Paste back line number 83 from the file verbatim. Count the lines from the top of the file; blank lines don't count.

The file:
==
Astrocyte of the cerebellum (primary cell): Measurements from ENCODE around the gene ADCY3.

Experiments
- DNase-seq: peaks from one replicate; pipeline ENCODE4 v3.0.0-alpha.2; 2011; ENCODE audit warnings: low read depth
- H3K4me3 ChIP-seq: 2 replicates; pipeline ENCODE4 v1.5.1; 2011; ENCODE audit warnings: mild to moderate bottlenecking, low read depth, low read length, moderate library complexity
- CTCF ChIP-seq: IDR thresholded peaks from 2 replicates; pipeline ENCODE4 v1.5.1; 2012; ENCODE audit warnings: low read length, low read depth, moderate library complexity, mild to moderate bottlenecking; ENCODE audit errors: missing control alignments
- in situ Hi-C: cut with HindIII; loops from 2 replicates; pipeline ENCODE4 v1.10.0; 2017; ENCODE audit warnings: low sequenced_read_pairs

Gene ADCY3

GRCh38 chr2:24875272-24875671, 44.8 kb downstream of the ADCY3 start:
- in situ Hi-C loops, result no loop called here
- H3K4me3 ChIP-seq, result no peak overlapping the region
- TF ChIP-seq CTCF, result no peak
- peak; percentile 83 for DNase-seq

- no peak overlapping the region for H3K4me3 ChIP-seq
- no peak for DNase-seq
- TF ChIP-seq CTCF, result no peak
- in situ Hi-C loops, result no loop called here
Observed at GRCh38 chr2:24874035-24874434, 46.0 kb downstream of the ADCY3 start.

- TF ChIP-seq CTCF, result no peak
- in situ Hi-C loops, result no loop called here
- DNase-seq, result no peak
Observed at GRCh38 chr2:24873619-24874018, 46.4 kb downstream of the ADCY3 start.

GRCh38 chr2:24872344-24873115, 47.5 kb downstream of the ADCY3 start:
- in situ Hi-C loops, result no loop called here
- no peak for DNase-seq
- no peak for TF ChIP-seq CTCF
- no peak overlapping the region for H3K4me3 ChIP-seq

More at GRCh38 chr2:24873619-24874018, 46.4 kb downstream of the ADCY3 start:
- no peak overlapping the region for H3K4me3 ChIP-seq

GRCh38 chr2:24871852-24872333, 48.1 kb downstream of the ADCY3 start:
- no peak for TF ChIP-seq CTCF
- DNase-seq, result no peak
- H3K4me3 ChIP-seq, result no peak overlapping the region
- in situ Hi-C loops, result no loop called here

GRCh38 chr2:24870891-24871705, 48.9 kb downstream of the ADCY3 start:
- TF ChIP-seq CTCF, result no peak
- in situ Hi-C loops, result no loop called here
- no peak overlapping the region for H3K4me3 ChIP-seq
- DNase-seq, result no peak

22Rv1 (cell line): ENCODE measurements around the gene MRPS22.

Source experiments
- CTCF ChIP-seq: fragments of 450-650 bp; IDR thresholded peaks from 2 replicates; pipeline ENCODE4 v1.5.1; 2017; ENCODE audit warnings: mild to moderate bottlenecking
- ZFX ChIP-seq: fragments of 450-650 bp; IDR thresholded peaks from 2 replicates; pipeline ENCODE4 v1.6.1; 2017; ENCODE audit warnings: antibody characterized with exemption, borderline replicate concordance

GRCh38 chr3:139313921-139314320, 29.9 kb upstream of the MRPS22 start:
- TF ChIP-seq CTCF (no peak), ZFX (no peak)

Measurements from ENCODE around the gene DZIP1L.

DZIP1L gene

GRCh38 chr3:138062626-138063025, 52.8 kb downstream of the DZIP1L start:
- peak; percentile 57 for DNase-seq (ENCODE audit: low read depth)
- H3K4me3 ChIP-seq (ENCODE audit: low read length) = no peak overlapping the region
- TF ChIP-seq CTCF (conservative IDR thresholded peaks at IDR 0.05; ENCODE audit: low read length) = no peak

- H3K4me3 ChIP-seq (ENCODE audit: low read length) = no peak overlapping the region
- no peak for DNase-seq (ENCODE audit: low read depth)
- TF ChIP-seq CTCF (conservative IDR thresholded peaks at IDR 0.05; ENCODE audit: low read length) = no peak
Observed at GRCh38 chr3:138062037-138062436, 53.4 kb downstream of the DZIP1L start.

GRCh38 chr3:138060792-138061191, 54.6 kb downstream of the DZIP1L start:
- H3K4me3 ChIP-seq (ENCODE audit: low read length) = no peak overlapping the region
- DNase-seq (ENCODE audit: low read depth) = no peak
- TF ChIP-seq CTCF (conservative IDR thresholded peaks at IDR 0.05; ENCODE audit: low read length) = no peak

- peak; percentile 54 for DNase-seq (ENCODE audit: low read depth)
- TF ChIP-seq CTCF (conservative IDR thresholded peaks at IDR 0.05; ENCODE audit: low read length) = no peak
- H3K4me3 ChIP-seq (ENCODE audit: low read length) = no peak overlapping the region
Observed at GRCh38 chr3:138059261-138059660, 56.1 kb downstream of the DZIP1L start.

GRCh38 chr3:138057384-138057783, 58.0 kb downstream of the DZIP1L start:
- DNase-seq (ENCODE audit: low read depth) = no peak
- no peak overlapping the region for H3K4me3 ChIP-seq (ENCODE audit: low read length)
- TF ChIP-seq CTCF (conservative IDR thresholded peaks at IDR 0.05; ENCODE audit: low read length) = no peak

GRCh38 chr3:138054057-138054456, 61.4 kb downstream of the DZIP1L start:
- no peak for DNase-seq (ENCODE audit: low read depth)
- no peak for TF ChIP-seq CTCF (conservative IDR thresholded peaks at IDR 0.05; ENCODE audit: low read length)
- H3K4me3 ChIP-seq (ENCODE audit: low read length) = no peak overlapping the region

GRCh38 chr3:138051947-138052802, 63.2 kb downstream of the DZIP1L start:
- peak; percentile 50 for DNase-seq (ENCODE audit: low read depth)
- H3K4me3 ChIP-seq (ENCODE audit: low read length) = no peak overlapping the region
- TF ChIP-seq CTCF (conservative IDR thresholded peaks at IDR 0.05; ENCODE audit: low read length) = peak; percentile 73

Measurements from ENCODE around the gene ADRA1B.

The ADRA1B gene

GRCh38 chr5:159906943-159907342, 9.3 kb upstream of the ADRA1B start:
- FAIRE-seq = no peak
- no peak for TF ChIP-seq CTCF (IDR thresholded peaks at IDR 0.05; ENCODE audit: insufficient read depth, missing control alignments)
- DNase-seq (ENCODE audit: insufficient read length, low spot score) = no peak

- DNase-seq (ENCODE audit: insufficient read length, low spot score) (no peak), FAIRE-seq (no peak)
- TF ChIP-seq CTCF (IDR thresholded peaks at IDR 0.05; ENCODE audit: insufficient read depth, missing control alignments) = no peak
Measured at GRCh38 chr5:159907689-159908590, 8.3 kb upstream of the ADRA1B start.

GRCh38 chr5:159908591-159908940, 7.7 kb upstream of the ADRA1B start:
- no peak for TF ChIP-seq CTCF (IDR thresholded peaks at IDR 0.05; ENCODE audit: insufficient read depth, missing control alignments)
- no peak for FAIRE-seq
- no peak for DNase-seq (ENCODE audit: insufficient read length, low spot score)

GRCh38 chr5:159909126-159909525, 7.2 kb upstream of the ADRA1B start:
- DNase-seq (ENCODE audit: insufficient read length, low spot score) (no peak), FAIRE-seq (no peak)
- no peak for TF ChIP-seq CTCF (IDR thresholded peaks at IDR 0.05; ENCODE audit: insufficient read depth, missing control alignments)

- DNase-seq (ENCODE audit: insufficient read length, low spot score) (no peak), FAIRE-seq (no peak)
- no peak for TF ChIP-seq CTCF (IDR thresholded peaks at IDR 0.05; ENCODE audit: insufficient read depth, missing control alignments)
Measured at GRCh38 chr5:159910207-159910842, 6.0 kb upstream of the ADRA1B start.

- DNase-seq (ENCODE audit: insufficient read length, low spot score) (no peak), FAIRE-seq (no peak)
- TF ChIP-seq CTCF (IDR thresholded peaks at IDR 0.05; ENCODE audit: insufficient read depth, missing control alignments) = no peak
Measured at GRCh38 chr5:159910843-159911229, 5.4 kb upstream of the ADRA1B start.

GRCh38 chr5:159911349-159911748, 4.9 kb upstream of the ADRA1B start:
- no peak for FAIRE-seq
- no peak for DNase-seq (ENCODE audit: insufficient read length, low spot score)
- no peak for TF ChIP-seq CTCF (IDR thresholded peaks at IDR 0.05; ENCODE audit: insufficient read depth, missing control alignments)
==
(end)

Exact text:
Measured at GRCh38 chr5:159907689-159908590, 8.3 kb upstream of the ADRA1B start.